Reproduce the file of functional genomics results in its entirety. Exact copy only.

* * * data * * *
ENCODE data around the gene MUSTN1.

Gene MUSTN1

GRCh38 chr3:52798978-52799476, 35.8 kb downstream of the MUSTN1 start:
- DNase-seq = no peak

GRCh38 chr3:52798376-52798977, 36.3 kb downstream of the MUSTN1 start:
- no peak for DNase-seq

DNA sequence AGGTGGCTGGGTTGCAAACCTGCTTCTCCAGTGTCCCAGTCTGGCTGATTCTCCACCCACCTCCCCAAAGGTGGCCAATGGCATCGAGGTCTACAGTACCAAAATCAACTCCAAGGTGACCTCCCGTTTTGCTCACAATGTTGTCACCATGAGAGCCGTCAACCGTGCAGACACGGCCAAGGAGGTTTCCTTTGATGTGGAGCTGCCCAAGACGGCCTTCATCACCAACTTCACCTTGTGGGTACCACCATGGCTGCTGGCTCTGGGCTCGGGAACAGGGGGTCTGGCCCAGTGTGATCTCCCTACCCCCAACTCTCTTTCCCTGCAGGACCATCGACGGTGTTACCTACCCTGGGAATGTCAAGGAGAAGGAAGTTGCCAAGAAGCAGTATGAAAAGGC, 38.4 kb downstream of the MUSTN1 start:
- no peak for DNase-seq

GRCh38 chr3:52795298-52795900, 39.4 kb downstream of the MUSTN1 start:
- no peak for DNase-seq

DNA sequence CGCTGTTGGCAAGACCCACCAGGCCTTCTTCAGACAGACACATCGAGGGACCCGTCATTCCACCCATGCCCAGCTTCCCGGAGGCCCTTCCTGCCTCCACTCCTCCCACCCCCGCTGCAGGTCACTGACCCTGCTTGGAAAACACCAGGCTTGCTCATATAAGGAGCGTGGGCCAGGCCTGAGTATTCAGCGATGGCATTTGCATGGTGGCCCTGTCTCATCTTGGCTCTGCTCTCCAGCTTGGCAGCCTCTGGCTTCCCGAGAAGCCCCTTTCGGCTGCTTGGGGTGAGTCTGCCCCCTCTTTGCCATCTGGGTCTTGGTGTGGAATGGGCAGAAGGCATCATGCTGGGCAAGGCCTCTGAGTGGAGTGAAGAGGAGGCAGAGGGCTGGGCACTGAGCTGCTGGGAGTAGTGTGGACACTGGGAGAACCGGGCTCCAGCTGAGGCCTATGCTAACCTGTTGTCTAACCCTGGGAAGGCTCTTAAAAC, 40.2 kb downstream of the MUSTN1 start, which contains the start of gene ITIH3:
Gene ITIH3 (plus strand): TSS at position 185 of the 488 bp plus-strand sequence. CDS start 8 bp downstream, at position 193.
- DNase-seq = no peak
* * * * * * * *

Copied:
ENCODE data around the gene MUSTN1.

Gene MUSTN1

GRCh38 chr3:52798978-52799476, 35.8 kb downstream of the MUSTN1 start:
- DNase-seq = no peak

GRCh38 chr3:52798376-52798977, 36.3 kb downstream of the MUSTN1 start:
- no peak for DNase-seq

DNA sequence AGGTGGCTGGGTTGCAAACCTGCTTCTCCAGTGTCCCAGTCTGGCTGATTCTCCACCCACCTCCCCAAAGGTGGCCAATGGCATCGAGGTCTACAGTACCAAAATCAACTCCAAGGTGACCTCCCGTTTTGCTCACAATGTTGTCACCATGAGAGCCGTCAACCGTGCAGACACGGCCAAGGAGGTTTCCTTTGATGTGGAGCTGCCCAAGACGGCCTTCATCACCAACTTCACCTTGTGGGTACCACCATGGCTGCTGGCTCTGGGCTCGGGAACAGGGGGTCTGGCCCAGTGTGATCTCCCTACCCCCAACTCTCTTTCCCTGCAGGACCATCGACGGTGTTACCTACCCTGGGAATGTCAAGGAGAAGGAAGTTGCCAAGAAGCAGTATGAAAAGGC, 38.4 kb downstream of the MUSTN1 start:
- no peak for DNase-seq

GRCh38 chr3:52795298-52795900, 39.4 kb downstream of the MUSTN1 start:
- no peak for DNase-seq

DNA sequence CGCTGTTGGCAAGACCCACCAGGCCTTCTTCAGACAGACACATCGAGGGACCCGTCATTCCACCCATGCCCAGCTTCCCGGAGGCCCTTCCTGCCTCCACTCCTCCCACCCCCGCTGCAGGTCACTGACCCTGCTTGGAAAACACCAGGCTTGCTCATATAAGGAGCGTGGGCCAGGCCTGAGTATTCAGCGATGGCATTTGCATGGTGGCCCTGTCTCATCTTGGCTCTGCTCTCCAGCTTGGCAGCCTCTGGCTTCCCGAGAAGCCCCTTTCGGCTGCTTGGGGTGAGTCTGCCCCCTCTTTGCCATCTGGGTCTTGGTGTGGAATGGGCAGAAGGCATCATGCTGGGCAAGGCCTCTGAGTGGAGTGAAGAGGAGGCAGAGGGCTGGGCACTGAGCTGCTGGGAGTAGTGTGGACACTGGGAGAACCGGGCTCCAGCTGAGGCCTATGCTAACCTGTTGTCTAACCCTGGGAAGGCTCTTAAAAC, 40.2 kb downstream of the MUSTN1 start, which contains the start of gene ITIH3:
Gene ITIH3 (plus strand): TSS at position 185 of the 488 bp plus-strand sequence. CDS start 8 bp downstream, at position 193.
- DNase-seq = no peak